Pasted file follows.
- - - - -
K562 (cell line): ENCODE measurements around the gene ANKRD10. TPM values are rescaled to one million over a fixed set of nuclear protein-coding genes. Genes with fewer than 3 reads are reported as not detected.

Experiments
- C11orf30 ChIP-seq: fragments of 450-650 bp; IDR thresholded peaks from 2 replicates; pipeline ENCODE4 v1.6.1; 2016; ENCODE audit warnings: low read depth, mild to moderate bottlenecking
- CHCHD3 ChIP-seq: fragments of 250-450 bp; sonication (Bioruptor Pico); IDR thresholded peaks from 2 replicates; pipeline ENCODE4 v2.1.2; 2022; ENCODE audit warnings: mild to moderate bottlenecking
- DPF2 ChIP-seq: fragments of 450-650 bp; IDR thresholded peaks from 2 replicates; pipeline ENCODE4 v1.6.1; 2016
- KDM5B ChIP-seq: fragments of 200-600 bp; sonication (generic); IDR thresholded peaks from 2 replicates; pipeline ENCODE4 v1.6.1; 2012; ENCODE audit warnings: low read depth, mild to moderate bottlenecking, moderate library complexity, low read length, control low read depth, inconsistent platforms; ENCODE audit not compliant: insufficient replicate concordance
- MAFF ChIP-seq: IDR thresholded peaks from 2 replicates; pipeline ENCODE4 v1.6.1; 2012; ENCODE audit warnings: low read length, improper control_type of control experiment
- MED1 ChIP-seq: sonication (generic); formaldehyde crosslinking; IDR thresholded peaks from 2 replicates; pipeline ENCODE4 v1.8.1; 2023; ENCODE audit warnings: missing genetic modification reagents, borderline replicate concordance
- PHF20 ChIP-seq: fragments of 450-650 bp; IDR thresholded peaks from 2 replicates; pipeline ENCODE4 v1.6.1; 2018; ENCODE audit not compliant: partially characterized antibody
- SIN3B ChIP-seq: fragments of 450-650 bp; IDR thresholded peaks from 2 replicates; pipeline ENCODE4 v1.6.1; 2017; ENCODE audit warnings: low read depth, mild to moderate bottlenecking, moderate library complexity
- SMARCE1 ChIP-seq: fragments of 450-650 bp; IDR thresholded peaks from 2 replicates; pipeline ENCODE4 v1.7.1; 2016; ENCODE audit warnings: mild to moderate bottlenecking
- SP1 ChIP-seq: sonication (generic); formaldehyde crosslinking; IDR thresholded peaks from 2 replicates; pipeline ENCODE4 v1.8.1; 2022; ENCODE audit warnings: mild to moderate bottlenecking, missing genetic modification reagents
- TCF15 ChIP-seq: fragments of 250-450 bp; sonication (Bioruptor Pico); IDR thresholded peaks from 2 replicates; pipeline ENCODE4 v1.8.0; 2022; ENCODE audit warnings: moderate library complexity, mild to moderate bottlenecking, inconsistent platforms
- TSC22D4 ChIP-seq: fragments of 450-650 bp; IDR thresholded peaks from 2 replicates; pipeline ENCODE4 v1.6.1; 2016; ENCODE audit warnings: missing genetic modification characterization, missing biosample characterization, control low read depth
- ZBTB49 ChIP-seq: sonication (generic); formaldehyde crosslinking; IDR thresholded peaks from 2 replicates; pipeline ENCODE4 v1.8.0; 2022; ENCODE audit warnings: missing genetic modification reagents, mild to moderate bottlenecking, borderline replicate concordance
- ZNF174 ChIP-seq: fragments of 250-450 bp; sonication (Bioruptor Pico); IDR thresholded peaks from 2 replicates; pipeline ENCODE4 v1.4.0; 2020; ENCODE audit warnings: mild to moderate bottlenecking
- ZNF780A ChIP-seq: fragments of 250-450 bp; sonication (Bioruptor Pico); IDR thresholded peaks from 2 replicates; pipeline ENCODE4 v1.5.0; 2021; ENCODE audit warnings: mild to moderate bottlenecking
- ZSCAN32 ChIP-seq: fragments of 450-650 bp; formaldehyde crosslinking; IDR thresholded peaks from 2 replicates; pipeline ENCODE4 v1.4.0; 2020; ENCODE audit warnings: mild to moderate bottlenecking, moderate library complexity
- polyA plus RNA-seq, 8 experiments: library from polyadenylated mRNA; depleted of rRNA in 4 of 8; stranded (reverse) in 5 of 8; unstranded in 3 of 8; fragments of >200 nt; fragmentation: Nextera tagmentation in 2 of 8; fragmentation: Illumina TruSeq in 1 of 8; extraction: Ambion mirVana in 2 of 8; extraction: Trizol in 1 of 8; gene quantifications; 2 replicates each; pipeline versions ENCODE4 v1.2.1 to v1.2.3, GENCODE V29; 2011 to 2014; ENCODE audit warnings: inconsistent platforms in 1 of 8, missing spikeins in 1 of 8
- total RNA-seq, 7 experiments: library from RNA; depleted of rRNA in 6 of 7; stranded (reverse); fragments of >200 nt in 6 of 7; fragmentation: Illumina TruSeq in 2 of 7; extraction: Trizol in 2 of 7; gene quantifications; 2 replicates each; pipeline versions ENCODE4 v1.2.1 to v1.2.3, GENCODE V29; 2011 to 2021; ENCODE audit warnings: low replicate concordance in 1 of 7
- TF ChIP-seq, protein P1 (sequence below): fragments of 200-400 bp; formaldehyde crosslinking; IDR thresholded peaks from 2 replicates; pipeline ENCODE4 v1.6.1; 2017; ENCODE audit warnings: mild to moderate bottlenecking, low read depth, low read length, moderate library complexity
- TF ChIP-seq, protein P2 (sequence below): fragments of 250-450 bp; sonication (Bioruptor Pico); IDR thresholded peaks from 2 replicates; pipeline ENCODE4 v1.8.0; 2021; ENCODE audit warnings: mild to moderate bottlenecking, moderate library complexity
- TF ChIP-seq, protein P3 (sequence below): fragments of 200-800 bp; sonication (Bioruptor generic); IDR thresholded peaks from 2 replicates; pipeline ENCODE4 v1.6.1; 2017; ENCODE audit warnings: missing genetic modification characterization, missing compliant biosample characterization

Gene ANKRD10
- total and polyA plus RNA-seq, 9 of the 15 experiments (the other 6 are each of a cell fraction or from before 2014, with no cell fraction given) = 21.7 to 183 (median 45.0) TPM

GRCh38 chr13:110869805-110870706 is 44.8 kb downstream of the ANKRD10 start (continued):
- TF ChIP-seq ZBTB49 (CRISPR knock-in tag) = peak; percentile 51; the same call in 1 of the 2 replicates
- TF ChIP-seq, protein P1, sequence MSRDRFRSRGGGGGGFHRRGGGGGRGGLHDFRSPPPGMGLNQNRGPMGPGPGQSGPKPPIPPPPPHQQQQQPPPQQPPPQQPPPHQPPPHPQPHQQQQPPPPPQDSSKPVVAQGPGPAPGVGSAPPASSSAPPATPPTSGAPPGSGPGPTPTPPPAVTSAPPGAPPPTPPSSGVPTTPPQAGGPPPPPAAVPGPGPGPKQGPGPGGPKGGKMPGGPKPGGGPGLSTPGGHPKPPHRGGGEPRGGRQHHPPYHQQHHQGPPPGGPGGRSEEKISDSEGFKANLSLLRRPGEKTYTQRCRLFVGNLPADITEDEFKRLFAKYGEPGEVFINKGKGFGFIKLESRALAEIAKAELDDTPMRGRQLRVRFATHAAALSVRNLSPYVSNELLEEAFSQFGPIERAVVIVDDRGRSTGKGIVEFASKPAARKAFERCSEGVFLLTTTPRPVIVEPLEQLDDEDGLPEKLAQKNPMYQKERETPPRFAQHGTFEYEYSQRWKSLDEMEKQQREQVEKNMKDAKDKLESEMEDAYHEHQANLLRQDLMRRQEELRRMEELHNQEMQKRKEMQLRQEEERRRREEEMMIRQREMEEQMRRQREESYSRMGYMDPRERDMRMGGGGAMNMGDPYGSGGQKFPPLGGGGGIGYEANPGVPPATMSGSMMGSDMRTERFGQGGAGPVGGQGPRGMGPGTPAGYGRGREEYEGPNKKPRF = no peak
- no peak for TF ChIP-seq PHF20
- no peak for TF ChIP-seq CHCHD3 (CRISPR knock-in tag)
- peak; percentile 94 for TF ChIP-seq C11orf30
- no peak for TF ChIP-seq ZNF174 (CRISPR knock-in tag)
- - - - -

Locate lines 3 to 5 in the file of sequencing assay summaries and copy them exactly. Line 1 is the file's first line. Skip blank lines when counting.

- C11orf30 ChIP-seq: fragments of 450-650 bp; IDR thresholded peaks from 2 replicates; pipeline ENCODE4 v1.6.1; 2016; ENCODE audit warnings: low read depth, mild to moderate bottlenecking
- CHCHD3 ChIP-seq: fragments of 250-450 bp; sonication (Bioruptor Pico); IDR thresholded peaks from 2 replicates; pipeline ENCODE4 v2.1.2; 2022; ENCODE audit warnings: mild to moderate bottlenecking
- DPF2 ChIP-seq: fragments of 450-650 bp; IDR thresholded peaks from 2 replicates; pipeline ENCODE4 v1.6.1; 2016